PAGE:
For women who still do most of the back-breaking chores, it’s a constant cause of marriage dust-ups.

Now there’s finally a way to get your other half off the sofa more often – tell them the cooking and cleaning is bad for your health.

Research shows that doing the bulk of the housework can cut an older women’s chances of staying healthy by 25 percent.

Husbands, on the other hand, benefit more from doing jobs around the house. The blame is put on women trapped in the kitchen, preparing meals and cleaning for long hours. Men, however, tend to stay healthier because they tend to do more physical jobs like gardening and DIY. Researchers looked at more than 36,000 participants aged over 65 from seven countries, including the UK.

Women who got less than seven hours of sleep a night – or too much sleep – were 25 percent less likely to be in good health when doing more than three hours of housework a day. But chores had no effect on men who met the same criteria. Even taking away sleep, men appear healthier when doing chores. The results suggest women should put their feet up more – or at least spend more time in the garden and less in the kitchen. Dr Tilman Brand, of the Leibniz Institute for Prevention Research and Epidemiology in Germany, said: ‘The difference in the sexes’ health is probably to do with the type of housework women tend to do, which is a lot more repetitive and routine work, like cleaning and cooking.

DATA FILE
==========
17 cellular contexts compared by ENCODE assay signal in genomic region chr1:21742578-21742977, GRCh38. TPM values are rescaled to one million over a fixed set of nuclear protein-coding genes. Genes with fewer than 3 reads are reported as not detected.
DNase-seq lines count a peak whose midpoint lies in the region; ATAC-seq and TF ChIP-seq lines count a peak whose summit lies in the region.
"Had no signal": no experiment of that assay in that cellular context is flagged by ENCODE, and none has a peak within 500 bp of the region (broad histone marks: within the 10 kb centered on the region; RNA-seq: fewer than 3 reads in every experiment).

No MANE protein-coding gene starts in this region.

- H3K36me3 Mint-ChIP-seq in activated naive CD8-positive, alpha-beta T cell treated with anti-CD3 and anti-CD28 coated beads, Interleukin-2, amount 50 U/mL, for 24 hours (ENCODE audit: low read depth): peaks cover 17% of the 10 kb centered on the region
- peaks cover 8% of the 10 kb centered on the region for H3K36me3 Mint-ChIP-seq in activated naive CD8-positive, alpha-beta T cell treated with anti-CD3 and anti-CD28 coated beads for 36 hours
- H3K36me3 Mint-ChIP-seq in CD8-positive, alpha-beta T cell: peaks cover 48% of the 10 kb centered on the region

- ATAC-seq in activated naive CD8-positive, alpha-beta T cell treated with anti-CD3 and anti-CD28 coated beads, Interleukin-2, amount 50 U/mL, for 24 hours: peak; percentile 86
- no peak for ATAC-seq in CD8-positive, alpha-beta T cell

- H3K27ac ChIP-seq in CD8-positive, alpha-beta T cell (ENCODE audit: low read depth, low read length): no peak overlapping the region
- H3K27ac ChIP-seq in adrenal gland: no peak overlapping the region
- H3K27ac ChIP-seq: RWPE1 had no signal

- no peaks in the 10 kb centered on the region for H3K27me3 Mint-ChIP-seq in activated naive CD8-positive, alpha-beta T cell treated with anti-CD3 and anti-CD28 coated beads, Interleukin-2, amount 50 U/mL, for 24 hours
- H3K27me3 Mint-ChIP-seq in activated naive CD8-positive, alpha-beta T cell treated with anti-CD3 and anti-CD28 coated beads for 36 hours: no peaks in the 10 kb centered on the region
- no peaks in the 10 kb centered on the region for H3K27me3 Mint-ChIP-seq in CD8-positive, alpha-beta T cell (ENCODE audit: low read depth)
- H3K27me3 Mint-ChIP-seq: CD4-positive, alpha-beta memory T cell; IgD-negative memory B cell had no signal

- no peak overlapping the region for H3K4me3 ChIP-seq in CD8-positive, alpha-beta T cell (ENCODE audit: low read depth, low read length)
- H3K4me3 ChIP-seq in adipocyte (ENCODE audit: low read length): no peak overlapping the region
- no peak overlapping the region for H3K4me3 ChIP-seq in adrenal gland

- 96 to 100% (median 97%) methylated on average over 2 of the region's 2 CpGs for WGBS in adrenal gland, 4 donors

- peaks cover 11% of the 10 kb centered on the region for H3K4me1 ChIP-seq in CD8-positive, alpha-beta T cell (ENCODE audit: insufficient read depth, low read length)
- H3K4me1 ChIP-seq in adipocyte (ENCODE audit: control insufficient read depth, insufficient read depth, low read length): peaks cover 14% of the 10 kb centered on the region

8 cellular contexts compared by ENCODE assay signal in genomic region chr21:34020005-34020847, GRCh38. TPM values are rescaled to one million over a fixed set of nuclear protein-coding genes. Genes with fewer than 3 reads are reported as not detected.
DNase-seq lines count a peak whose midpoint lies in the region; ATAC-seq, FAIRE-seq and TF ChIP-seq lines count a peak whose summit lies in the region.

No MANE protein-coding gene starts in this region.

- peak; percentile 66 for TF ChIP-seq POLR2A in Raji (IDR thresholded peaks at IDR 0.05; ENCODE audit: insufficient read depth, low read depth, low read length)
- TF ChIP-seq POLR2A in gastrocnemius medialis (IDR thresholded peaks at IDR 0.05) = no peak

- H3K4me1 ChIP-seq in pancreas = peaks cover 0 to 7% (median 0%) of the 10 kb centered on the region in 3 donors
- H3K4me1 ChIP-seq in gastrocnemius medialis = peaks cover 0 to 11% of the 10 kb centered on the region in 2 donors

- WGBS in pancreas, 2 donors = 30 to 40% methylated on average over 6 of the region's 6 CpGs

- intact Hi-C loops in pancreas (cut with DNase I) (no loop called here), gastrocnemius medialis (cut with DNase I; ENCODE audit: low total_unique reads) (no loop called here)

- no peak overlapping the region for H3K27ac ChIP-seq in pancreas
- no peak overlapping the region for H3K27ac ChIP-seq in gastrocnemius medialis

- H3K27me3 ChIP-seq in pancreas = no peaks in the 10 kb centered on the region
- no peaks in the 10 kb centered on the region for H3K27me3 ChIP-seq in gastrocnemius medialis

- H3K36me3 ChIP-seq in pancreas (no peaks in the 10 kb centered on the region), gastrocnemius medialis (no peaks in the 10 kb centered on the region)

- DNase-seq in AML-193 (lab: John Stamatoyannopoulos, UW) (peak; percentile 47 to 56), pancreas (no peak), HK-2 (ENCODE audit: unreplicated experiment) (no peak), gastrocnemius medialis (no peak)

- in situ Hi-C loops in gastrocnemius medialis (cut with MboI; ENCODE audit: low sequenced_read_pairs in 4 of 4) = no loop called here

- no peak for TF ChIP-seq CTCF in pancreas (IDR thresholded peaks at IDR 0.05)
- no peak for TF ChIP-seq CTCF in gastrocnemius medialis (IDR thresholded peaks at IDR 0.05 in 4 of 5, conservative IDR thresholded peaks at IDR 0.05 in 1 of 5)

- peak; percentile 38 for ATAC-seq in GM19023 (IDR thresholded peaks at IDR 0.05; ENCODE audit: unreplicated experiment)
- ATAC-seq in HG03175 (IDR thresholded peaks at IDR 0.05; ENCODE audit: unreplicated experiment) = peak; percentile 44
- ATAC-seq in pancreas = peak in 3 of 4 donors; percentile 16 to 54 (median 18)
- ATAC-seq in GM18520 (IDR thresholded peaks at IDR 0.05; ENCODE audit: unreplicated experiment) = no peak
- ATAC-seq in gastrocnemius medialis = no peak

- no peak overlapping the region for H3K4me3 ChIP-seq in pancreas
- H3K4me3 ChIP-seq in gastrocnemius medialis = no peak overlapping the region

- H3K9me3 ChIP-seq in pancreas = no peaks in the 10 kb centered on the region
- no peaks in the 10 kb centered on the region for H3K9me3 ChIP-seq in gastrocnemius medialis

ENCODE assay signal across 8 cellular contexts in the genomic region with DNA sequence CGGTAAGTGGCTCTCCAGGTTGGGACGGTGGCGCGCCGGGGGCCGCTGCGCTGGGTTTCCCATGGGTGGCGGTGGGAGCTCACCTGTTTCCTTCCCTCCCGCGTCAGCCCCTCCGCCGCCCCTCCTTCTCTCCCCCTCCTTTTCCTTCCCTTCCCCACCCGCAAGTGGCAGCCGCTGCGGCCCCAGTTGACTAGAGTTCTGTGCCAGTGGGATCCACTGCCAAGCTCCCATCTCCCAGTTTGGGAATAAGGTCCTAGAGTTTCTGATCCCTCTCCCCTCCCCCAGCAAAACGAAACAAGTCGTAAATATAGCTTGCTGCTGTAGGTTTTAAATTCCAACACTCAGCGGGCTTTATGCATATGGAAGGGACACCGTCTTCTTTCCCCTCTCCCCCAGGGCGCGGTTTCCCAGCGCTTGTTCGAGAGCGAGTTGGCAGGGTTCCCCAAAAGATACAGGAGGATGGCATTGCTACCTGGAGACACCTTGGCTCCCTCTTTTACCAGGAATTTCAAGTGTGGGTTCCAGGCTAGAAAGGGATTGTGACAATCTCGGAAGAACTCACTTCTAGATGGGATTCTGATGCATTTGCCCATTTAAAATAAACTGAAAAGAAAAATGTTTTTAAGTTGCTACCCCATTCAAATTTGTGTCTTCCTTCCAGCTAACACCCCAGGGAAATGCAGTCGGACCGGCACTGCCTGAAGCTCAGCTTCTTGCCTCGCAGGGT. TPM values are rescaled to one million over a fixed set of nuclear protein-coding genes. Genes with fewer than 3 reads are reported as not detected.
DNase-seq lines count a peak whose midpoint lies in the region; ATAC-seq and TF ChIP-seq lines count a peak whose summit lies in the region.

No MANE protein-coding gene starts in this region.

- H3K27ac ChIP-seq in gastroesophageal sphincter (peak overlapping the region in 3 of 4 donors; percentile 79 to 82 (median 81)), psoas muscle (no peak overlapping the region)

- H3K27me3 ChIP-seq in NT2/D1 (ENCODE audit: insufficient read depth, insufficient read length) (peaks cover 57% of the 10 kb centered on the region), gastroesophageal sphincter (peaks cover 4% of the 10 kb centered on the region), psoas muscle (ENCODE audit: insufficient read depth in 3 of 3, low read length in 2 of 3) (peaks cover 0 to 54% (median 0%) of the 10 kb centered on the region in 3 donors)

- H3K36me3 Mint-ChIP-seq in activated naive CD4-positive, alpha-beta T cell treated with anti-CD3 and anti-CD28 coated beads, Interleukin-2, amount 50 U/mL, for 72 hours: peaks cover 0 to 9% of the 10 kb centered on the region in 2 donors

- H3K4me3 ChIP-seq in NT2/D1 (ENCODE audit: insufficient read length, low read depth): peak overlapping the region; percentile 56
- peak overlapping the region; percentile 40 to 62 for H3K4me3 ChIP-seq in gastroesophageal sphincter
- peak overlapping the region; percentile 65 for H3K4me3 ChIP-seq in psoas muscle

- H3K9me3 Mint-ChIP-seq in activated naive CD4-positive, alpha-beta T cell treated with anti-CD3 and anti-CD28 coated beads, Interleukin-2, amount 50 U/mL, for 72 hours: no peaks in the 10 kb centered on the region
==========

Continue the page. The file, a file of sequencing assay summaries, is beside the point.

‘While this probably has some limited health benefits, it is not very physically active, is not really exercise and is not very stimulating mentally, which relates to physical health.’

The study found the bulk of the chores still fall to women, who in Britain spend almost four hours a day doing housework. Men do less than two and a half hours.